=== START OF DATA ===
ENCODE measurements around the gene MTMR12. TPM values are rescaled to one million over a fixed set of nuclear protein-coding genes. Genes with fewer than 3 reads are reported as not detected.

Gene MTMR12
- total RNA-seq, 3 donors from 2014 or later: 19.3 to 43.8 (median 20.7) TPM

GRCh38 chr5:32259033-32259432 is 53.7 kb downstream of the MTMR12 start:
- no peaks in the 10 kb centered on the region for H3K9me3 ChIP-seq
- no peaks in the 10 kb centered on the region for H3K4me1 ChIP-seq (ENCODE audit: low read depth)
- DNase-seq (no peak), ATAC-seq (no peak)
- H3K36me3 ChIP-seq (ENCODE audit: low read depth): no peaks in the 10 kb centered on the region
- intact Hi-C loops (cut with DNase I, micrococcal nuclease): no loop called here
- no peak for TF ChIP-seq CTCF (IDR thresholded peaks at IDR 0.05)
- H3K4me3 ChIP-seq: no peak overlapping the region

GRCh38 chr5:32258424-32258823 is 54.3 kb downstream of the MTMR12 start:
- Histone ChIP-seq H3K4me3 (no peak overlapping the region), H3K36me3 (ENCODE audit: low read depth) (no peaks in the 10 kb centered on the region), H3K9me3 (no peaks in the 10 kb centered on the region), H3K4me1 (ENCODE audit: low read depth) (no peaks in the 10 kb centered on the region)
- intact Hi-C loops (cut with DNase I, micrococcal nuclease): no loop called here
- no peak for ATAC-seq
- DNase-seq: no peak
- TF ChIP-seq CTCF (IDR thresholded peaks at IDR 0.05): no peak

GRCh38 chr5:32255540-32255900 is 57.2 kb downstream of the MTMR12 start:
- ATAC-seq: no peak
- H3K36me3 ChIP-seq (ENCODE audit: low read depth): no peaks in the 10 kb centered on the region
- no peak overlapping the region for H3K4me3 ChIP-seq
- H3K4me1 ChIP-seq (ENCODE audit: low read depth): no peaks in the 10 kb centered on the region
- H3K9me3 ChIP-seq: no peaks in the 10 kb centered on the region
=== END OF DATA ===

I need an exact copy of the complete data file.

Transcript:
ENCODE measurements around the gene MTMR12. TPM values are rescaled to one million over a fixed set of nuclear protein-coding genes. Genes with fewer than 3 reads are reported as not detected.

Gene MTMR12
- total RNA-seq, 3 donors from 2014 or later: 19.3 to 43.8 (median 20.7) TPM

GRCh38 chr5:32259033-32259432 is 53.7 kb downstream of the MTMR12 start:
- no peaks in the 10 kb centered on the region for H3K9me3 ChIP-seq
- no peaks in the 10 kb centered on the region for H3K4me1 ChIP-seq (ENCODE audit: low read depth)
- DNase-seq (no peak), ATAC-seq (no peak)
- H3K36me3 ChIP-seq (ENCODE audit: low read depth): no peaks in the 10 kb centered on the region
- intact Hi-C loops (cut with DNase I, micrococcal nuclease): no loop called here
- no peak for TF ChIP-seq CTCF (IDR thresholded peaks at IDR 0.05)
- H3K4me3 ChIP-seq: no peak overlapping the region

GRCh38 chr5:32258424-32258823 is 54.3 kb downstream of the MTMR12 start:
- Histone ChIP-seq H3K4me3 (no peak overlapping the region), H3K36me3 (ENCODE audit: low read depth) (no peaks in the 10 kb centered on the region), H3K9me3 (no peaks in the 10 kb centered on the region), H3K4me1 (ENCODE audit: low read depth) (no peaks in the 10 kb centered on the region)
- intact Hi-C loops (cut with DNase I, micrococcal nuclease): no loop called here
- no peak for ATAC-seq
- DNase-seq: no peak
- TF ChIP-seq CTCF (IDR thresholded peaks at IDR 0.05): no peak

GRCh38 chr5:32255540-32255900 is 57.2 kb downstream of the MTMR12 start:
- ATAC-seq: no peak
- H3K36me3 ChIP-seq (ENCODE audit: low read depth): no peaks in the 10 kb centered on the region
- no peak overlapping the region for H3K4me3 ChIP-seq
- H3K4me1 ChIP-seq (ENCODE audit: low read depth): no peaks in the 10 kb centered on the region
- H3K9me3 ChIP-seq: no peaks in the 10 kb centered on the region